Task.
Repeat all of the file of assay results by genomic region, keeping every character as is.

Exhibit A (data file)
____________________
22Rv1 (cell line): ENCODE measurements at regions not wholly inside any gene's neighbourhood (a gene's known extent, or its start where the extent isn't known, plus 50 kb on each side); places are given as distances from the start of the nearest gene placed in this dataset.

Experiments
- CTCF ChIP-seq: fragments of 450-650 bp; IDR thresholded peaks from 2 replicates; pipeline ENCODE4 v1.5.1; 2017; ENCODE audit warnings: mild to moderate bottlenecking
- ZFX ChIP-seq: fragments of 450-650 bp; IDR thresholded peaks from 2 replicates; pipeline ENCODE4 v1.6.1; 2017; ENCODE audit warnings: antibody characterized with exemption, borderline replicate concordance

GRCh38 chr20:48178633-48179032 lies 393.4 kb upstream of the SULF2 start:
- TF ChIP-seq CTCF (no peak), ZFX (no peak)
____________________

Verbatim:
22Rv1 (cell line): ENCODE measurements at regions not wholly inside any gene's neighbourhood (a gene's known extent, or its start where the extent isn't known, plus 50 kb on each side); places are given as distances from the start of the nearest gene placed in this dataset.

Experiments
- CTCF ChIP-seq: fragments of 450-650 bp; IDR thresholded peaks from 2 replicates; pipeline ENCODE4 v1.5.1; 2017; ENCODE audit warnings: mild to moderate bottlenecking
- ZFX ChIP-seq: fragments of 450-650 bp; IDR thresholded peaks from 2 replicates; pipeline ENCODE4 v1.6.1; 2017; ENCODE audit warnings: antibody characterized with exemption, borderline replicate concordance

GRCh38 chr20:48178633-48179032 lies 393.4 kb upstream of the SULF2 start:
- TF ChIP-seq CTCF (no peak), ZFX (no peak)